New Year, Old Thoughts.

I was walking down the Rose Fitzgerald Kennedy Greenway not too long ago and found myself thinking again/as usual about Boston, and all the other places in the world where I could possibly be (Belize, Belarus, Belgium, Bahrain, Burundi, Bonaire).  Then I thought, The sun today is so pretty, shining just so, why can’t Boston be enough? So I decided, to keep me company as I warily made my way across the remaining patches of ice and snow, to make a list of things I love about this town (well, metro-area).   I came to Boston for a reason, after all, and have stayed for others, and when you’ve lived in one place for as many years as this it’s bound to leave its mark. I know that no matter where I go and where I end up, I’ll always have some sort of wanderlust hovering at the edge of my vision, almost the aura that zips along the corner of my eye just before I slip into a migraine — but without the pain.  Well, maybe not without the pain; it’s just different, when you long for something so much.  I just keep telling myself, Soon soon soon.  Hopefully it’s the truth.  Until then, this town is my home.

  • 90 Chestnut Street, my favorite building in all of Beacon Hill.  Next time I’m in the neighborhood (and when I have a working camera again) I’ll take a photo for you.
  • The back streets of Cambridge, and the literary history of the city.
  • Bloc 11, since it’s much easier to park in Union Square than it is when visiting its sister coffeehouse, Diesel Café, in Davis.
  • The Brattle Theatre, where I don’t watch movies often enough.
  • Commonwealth Avenue Mall, especially the portion between Exeter and Dartmouth Streets, where I shot my first student film with a 16mm Bolex.
  • The double-door brownstones in the South End, because they’re so stately.
  • Good, the gorgeous and pristine boutique on Charles Street selling such wares as John Derian découpage items and Satya jewelry.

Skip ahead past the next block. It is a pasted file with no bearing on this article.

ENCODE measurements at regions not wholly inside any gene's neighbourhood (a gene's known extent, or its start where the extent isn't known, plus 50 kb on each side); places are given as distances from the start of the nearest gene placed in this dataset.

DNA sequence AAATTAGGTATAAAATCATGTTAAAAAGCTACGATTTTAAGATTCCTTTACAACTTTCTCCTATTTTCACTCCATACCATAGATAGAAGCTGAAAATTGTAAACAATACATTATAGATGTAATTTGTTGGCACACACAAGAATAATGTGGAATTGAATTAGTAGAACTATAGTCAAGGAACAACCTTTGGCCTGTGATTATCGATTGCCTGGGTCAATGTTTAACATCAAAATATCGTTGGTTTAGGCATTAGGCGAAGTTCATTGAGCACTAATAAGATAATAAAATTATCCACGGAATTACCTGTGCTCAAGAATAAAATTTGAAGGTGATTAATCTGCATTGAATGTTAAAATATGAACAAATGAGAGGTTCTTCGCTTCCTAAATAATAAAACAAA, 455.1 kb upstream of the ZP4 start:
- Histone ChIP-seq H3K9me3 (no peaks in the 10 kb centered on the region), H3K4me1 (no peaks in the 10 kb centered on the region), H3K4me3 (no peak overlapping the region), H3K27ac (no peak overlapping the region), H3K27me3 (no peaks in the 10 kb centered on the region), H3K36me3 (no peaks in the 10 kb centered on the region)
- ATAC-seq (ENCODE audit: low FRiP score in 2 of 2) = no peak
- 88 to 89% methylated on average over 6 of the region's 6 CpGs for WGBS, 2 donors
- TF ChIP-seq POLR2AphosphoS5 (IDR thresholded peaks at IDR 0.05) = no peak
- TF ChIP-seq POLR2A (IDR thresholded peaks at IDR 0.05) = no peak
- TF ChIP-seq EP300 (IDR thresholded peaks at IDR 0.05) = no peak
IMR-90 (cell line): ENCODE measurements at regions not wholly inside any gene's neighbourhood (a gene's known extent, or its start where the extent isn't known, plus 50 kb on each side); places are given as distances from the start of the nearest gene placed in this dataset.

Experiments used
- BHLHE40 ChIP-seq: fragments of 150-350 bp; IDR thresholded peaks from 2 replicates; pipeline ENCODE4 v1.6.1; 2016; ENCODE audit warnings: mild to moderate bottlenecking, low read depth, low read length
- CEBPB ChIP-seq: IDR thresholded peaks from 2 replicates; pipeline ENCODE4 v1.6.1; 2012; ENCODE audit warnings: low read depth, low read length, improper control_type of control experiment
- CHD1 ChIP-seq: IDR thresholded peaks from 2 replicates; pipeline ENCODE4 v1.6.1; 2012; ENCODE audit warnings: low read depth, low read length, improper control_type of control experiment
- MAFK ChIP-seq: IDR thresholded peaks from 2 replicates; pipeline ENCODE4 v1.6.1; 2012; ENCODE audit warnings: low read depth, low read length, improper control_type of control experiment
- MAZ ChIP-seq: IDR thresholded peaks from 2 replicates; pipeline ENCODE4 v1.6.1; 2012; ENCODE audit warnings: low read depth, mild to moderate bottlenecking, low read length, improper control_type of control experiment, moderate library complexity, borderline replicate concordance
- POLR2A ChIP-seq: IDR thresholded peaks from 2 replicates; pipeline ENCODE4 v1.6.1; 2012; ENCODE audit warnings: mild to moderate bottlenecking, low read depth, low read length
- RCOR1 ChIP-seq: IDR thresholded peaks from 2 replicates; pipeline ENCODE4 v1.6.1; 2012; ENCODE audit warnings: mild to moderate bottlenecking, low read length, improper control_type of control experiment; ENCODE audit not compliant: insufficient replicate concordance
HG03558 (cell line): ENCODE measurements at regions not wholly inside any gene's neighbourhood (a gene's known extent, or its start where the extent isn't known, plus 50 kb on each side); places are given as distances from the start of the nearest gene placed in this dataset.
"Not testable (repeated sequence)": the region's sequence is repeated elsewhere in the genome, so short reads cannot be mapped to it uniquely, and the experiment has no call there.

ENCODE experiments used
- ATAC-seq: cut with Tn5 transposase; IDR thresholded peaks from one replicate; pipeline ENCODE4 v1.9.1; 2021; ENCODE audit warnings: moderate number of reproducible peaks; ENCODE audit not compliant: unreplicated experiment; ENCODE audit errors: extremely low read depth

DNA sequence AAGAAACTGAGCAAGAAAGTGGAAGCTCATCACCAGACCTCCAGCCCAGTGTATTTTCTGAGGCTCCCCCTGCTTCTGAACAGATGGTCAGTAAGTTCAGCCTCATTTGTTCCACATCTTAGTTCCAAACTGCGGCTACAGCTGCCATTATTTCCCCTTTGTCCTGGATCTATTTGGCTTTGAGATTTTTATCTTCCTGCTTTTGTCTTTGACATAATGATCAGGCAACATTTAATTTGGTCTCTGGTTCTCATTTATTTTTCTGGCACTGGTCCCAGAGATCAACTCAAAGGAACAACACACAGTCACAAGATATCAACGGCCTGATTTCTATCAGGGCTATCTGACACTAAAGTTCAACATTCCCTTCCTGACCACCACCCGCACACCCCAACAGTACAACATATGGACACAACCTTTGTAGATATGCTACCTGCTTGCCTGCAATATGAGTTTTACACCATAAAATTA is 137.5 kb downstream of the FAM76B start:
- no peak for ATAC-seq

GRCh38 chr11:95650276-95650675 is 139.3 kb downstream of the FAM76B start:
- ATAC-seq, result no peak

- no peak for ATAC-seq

• Grub Street, where I’ve taken countless helpful and encouraging writing workshops.
  • Forest Hills Cemetery, which is both free to visit and incredibly beautiful.
  • Formaggio Kitchen, because — let’s face it — I just can’t live without cheese.
  • Janet Warner at Salon Marc Harris on Newbury Street, who has been cutting my hair and making me laugh since 2003, and doing a damn good job at both.
  • Porter Square Books, because sometimes it’s nice to actually buy a book in a store and not just at Amazon.
  • The view of the Charles from the roof of 132 Beacon Street, a sight I’ll probably never see from the same vantage point again since the building is currently being renovated into luxury condominiums.
  • Volle Nolle, the makers of the some of the best sandwiches in all of Boston.
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Sandwich from Bloc 11.

img_2182.jpg I’ve lost track of the many times I’ve remarked upon my love for certain foodstuffs. Most recently, there was mention of peach Lambic and the Kir Royale. Prior to that, it was choreg. Prior to that it was, what, cookies? Cupcakes? Crêpes? Corn fritters? This is precisely what I mean. While there are far too many items to tick off, that is in no way going to stop me from adding another to the list: sandwiches.

Oh, how I love them. I love that the bread serves as both packaging and major ingredient; I love the collection of flavors and textures and colors jam-packed into each bite; I love that they can be eaten in my most favorite fashion — messily, and with my hands.

I spent most of Sunday morning drinking lattes at Union Square’s Bloc 11; given the intensity of my feelings for sandwiches, I wasn’t able to resist the long list of options for very long. To slim down the lineup, and for that reason alone, I decided to limit myself to ordering exclusively from the cold sandwich section of the menu. Still, I was overwhelmed. There was, to indulge in, the Terrace: rosemary focaccia laden with roasted red pepper hummus, Gruyère, tomato, sprouts, greens and cucumber. Also beckoning me from behind the counter was the Fuse: apple curried tuna with tomato, cucumber, greens and onion atop sourdough.

At last, I settled on the Station 11, though in this case “settle” is a horribly inaccurate word. By choosing the Station 11, I wasn’t settling at all. The combination of flavors — bitter greens, salty and buttery prosciutto, bright tomato, soft and comforting herby ricotta, crusty ciabatta and a veritable pile of sweet caramelized onions — was exceedingly delicious. I will say that, at first, I wished for more ricotta but as I ate I realized that the cheese melded so thoroughly into the rest of the ingredients, adding a subtle creaminess to the sandwich.

The perfect size, the Station 11 left me completely satisfied. In terms of fullness, that is. I easily could have consumed another sandwich, if only to further savor the taste.

Bloc 11
11 Bow Street
Somerville, Massachusetts 02143
617.623.0000

Bloc 11 Cafe on Urbanspoon